Yorkshire paramedics and ambulance workers are being balloted for a strike over a pay offer their union claimed left them worried about feeding their families.
The GMB Union is set to ballot Yorkshire Ambulance Service (YAS) workers for strikes after more than 90 per cent of them backed walkouts in an indicative poll.
GMB Organiser Deanne Ferguson said it came as the service was crumbling while many staff were angry and worried over the four per cent pay rise offered this year.
A YAS spokesperson said the service was monitoring the situation closely to ensure patients would be cared for.
The GMB claimed a consultative ballot, in which workers took part, was the largest mandate to strike in the service’s history.
It comes as junior doctors in the British Medical Association (BMA) and members of the Royal College of Nursing (RCN) are also being balloted for strikes over pay.
Those ballots follow a wave of industrial action this year, from rail workers to postal staff, bin collectors and barristers. The walkouts have been spurred on by record rates of inflation, which reached 10.1 per cent in July, the highest level in 40 years, dropping to 9.9 in August.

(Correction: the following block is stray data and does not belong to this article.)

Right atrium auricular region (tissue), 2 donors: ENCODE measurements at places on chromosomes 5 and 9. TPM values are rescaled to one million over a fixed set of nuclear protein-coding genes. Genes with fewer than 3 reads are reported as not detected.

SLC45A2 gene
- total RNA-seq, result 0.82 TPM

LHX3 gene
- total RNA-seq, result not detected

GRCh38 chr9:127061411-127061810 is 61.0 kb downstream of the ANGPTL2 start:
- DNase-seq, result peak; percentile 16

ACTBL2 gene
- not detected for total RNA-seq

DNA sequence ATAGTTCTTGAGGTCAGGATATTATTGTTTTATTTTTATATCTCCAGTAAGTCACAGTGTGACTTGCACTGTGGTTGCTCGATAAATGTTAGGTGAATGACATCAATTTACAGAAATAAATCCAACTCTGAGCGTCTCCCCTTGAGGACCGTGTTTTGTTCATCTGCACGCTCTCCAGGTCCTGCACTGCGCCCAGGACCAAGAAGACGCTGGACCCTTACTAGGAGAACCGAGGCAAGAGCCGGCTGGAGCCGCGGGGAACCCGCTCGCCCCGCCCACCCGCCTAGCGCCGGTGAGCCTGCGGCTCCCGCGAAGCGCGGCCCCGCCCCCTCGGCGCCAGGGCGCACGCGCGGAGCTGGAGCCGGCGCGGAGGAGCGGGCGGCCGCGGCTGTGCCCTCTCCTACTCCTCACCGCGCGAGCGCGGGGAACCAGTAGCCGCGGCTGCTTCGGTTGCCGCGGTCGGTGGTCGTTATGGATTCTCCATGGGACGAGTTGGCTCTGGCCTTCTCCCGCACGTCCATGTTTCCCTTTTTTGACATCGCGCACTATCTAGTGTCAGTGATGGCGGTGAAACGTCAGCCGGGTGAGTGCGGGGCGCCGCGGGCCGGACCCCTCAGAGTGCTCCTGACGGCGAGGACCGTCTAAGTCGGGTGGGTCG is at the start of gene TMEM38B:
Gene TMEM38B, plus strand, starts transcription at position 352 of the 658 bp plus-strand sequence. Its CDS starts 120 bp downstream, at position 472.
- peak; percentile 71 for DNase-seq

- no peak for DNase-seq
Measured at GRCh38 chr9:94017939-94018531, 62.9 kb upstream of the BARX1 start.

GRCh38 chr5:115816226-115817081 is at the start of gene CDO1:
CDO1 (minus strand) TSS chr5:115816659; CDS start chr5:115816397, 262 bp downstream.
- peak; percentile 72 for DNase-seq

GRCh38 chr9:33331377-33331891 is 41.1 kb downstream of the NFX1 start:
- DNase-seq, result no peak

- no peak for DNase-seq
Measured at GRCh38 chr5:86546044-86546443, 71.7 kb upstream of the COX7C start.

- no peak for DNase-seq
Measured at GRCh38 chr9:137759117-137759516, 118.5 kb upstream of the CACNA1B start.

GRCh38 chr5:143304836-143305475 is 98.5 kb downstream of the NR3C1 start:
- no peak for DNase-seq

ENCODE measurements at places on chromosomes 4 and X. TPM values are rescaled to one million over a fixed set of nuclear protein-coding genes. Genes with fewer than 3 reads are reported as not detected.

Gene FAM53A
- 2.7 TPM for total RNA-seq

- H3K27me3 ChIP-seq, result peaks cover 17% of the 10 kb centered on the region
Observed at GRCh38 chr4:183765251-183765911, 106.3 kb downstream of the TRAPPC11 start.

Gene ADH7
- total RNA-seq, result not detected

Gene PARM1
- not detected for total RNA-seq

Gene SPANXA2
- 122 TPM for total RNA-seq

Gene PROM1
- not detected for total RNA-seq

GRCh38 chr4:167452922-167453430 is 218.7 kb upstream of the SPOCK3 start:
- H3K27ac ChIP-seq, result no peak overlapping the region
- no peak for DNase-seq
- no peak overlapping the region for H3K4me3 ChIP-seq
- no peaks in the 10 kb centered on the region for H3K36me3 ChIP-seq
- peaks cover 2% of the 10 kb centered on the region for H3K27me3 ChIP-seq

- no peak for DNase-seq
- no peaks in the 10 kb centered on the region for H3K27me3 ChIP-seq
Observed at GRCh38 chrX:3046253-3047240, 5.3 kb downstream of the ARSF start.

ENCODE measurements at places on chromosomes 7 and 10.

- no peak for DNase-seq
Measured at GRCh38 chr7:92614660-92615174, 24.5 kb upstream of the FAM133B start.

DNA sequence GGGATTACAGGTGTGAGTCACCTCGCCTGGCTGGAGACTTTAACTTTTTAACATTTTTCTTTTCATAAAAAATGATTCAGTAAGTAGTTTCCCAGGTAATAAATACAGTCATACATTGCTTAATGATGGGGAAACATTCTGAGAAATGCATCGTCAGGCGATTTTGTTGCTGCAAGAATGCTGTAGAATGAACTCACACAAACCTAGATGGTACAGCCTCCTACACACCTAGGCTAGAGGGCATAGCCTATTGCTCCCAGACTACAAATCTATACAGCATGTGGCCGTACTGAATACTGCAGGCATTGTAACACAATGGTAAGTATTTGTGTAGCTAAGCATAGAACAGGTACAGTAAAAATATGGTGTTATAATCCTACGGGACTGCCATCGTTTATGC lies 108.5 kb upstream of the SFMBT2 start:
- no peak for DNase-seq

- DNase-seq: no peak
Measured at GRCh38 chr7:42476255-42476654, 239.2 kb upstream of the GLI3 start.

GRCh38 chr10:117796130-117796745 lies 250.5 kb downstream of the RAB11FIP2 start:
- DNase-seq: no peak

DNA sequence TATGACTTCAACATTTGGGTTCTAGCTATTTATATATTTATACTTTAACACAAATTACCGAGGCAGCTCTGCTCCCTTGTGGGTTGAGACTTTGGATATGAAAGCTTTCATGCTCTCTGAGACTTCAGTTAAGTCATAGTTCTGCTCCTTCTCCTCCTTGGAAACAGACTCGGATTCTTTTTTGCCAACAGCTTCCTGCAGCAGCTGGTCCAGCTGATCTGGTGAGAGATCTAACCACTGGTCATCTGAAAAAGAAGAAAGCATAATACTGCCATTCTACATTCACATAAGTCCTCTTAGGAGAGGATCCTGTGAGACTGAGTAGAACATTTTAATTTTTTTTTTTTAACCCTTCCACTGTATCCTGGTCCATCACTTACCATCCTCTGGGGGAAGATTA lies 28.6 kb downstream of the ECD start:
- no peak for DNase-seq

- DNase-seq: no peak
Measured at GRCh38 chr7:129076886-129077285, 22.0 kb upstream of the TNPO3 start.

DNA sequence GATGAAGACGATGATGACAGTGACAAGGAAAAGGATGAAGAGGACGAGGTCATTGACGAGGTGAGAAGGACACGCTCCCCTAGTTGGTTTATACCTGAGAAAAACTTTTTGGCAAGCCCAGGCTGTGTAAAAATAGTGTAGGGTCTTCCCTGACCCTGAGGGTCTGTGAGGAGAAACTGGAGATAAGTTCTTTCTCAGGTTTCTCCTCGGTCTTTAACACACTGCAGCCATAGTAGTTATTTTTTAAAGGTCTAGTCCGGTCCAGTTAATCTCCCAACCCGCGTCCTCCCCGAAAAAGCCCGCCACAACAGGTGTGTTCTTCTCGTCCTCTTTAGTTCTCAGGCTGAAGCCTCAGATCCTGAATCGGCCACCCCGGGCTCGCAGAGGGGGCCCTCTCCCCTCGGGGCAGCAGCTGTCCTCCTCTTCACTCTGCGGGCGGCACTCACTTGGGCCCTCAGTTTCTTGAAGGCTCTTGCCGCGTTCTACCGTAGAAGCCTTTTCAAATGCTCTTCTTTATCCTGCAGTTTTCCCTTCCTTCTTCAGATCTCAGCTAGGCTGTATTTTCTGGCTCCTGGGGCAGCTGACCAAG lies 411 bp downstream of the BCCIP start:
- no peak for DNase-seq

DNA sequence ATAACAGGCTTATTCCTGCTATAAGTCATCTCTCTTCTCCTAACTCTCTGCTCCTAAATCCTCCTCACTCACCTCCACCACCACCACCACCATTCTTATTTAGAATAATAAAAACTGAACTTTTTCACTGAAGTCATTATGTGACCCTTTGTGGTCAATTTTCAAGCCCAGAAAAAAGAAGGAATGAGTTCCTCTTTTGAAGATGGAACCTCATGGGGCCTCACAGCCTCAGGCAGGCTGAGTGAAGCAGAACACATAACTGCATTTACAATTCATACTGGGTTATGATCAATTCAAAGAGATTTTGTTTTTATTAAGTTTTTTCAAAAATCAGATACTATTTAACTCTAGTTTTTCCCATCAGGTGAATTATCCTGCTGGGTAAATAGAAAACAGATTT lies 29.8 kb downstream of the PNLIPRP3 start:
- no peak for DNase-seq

YAS employs more than 7,200 staff, around 1,500 of whom are in the GMB. The service covers an area of almost 6,000sq miles, and runs NHS 111 for those areas and for North and North East Lincolnshire.
Ms Ferguson said ambulance workers should not be worrying about heating their homes and feeding their families while carrying out crucial services.
The union organiser said: “The service is crumbling, and it is having an impact on everyone – it is only surviving because of the amazing workers holding it together, through goodwill.
“GMB members have had enough, they are angry – and that’s why they want to move to a formal ballot for strike action.
“They’ve made history with their turnout and vote. GMB Union will stand shoulder to shoulder with our members as we fight for an above inflation pay rise for our NHS heroes.”
The spokesperson for the Yorkshire Ambulance Service NHS Trust said: “We recognise that staff have the right to voice their concerns in this way, and we are monitoring the situation closely to ensure we continue to provide safe and responsive care for our patients.”